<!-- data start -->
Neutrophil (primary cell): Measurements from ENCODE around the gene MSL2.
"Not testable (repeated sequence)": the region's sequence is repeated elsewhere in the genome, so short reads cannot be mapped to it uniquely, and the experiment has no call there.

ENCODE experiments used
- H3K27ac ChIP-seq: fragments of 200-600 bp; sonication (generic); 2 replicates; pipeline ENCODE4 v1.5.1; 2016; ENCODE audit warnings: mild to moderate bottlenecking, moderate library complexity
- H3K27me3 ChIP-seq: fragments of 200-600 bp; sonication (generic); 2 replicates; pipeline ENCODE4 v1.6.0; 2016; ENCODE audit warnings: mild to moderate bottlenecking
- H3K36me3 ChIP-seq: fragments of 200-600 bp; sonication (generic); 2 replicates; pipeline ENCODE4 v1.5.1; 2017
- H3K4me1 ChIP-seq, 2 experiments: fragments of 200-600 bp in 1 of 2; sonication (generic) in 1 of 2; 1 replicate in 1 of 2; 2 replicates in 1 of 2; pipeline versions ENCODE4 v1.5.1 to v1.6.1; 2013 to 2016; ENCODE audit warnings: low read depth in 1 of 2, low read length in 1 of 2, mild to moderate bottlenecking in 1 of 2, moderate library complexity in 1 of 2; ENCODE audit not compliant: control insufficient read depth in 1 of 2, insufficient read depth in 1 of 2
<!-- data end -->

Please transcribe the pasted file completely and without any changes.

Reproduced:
Neutrophil (primary cell): Measurements from ENCODE around the gene MSL2.
"Not testable (repeated sequence)": the region's sequence is repeated elsewhere in the genome, so short reads cannot be mapped to it uniquely, and the experiment has no call there.

ENCODE experiments used
- H3K27ac ChIP-seq: fragments of 200-600 bp; sonication (generic); 2 replicates; pipeline ENCODE4 v1.5.1; 2016; ENCODE audit warnings: mild to moderate bottlenecking, moderate library complexity
- H3K27me3 ChIP-seq: fragments of 200-600 bp; sonication (generic); 2 replicates; pipeline ENCODE4 v1.6.0; 2016; ENCODE audit warnings: mild to moderate bottlenecking
- H3K36me3 ChIP-seq: fragments of 200-600 bp; sonication (generic); 2 replicates; pipeline ENCODE4 v1.5.1; 2017
- H3K4me1 ChIP-seq, 2 experiments: fragments of 200-600 bp in 1 of 2; sonication (generic) in 1 of 2; 1 replicate in 1 of 2; 2 replicates in 1 of 2; pipeline versions ENCODE4 v1.5.1 to v1.6.1; 2013 to 2016; ENCODE audit warnings: low read depth in 1 of 2, low read length in 1 of 2, mild to moderate bottlenecking in 1 of 2, moderate library complexity in 1 of 2; ENCODE audit not compliant: control insufficient read depth in 1 of 2, insufficient read depth in 1 of 2